NTRS - NASA Technical Reports Server

As of October 27, 2023, NASA STI Services will no longer have an embargo for accepted manuscripts. For more information visit NTRS News.

Back to Results
HgCdTe Photoconductive Mixers for 2-8 THzHeterodyne spectroscopy has been taken to wavelengths as short as 63 micrometers with Schottky-diode mixers. Schottkys, however, are relatively insensitive compared to superconducting mixers such as the hot-electron microbolometer (HEB), which has an effective quantum efficiency of 3% at 120 micrometers (2.5 THz). Although HEB sensitivities are bound to improve, there will always be losses associated with antenna coupling of radiation into sub-micron size devices. Another approach to far infrared (FIR) mixer design is to use a photoconductive device which can be made much larger than a wavelength, and thus act as its own antenna. For example, HgCdTe photodiodes have been used as mixers in the lambda = 10 micrometers band for over 25 years, with sensitivities now only a factor of 2 from the quantum-noise-limit. HgCdTe can also be applied at FIR wavelengths, but surprisingly little work has been done to date. The exception is the pioneering work of Spears and Kostiuk and Spears, who developed HgCdTe photomixers for the 20-120 micrometer region. The spectral versatility of the HgCdTe alloy is well recognized for wavelengths as long as 8-20 micrometers. What is not so recognized, however, is that theoretically there is no long wavelength limit for appropriately composited HgCdTe. Although Spears successfully demonstrated a photoconductive response from HgCdTe at 120 micrometers, this initial effort was apparently never followed up, in part because of the difficulty of controlling the HgCdTe alloy composition with liquid-phase-epitaxy (LPE) techniques. With the availability of precise molecular-beam-epitaxy (MBE) since the early 1990's, it is now appropriate to reconsider HgCdTe for detector applications longward of lambda = 20 micrometers. We recently initiated an effort to fabricate detectors and mixers using II-VI materials for FIR wavelengths. Of particular interest are device structures called superlattices, which offer a number of advantages for high sensitivity direct detectors and very long wavelength heterodyne mixers.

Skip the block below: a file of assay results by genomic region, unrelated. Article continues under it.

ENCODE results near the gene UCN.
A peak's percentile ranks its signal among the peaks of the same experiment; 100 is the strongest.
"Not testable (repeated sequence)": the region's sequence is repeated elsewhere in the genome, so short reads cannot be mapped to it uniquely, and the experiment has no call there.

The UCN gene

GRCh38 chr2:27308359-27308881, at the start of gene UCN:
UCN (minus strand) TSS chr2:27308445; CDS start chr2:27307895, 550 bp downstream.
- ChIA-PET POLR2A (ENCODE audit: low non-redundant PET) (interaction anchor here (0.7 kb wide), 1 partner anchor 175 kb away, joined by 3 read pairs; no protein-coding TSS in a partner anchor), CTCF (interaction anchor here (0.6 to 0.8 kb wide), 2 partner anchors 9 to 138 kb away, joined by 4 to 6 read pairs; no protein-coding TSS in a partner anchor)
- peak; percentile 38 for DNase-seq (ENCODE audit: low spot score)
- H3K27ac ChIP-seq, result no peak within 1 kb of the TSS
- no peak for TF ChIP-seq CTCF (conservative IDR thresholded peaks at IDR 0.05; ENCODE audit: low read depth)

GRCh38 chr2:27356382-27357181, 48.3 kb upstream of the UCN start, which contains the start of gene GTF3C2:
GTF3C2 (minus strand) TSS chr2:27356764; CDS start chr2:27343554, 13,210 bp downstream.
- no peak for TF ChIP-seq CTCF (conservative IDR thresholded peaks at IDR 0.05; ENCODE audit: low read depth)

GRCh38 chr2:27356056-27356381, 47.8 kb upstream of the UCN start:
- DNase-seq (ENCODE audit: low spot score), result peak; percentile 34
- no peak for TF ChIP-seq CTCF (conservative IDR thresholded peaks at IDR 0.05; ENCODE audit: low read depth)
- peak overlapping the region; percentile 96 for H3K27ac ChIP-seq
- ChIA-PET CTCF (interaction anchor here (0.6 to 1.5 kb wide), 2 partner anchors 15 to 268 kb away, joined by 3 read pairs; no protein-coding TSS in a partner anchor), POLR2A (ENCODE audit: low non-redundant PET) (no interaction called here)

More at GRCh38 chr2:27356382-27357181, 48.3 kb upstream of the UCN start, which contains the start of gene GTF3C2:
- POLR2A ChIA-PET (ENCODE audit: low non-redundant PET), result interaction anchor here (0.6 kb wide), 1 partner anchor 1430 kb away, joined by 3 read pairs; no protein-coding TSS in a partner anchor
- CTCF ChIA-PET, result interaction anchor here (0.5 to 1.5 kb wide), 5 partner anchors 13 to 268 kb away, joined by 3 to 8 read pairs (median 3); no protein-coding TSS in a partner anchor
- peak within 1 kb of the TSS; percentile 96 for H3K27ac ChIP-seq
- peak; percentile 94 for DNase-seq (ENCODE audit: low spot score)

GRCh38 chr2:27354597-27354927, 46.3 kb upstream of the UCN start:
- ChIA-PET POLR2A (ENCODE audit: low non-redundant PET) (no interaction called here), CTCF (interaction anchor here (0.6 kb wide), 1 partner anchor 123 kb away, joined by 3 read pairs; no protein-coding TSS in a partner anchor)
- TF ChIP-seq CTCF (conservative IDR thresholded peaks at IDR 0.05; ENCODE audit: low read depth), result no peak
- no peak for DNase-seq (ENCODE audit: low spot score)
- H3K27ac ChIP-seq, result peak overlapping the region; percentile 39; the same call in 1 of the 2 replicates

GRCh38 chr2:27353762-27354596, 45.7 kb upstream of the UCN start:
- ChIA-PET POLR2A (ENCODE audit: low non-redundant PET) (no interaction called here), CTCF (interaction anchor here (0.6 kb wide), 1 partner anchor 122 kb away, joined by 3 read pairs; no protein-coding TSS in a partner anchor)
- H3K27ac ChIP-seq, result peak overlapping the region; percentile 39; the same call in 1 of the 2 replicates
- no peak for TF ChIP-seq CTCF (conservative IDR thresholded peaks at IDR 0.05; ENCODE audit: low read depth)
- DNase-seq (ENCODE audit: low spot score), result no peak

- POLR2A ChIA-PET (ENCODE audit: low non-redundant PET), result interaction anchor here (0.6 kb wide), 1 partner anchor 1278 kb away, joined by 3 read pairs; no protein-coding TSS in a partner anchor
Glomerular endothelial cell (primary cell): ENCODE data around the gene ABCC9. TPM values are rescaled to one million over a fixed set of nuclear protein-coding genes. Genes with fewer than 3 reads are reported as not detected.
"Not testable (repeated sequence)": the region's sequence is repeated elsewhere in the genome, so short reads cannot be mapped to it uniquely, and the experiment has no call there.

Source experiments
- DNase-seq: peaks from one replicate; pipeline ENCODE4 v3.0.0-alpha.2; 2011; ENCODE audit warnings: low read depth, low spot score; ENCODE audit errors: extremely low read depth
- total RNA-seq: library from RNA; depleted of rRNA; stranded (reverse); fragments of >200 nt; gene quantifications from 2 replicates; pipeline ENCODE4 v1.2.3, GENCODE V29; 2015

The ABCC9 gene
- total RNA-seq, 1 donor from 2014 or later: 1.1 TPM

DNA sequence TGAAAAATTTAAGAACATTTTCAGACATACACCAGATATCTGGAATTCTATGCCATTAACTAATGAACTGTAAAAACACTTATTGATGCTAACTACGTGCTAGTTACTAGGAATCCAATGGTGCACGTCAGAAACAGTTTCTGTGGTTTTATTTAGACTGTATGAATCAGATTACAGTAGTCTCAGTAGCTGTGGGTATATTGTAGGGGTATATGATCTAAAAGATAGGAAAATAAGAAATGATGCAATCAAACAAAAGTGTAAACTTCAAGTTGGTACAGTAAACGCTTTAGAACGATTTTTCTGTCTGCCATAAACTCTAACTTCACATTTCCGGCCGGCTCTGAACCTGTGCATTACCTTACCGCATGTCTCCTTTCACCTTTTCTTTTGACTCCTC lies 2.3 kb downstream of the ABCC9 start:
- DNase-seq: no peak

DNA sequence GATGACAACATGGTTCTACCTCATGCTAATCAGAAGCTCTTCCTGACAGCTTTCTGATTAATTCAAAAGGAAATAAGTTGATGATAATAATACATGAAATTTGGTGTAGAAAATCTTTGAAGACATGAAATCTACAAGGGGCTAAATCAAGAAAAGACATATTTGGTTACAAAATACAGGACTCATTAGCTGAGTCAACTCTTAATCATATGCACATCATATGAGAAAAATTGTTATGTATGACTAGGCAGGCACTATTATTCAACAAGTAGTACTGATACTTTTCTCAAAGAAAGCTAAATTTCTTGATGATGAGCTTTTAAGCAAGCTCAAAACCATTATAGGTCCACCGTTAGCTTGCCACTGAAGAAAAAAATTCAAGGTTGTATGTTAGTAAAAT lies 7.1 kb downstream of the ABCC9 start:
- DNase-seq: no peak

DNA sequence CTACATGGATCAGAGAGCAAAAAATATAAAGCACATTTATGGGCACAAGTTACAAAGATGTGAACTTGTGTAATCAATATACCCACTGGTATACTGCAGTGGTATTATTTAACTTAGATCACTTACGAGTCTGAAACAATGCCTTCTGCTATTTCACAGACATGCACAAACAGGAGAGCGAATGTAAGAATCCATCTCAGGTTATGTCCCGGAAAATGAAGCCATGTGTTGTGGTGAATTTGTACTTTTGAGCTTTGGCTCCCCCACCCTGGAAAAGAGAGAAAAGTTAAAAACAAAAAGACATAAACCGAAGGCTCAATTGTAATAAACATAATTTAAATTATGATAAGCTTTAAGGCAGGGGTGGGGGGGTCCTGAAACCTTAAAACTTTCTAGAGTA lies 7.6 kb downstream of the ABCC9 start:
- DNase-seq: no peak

Document ID
Document Type
Conference Paper
Betz, A. L.
(Colorado Univ. Boulder, CO United States)
Boreiko, R. T.
(Colorado Univ. Boulder, CO United States)
Sivananthan, S.
(Illinois Univ. Chicago, IL United States)
Ashokan, R.
(Illinois Univ. Chicago, IL United States)
Date Acquired
August 20, 2013
Publication Date
December 1, 2001
Publication Information
Publication: Proceedings of the Twelfth International Symposium on Space Terahertz Technology
Subject Category
Electronics And Electrical Engineering
Funding Number(s)
Distribution Limits
Work of the US Gov. Public Use Permitted.
No Preview Available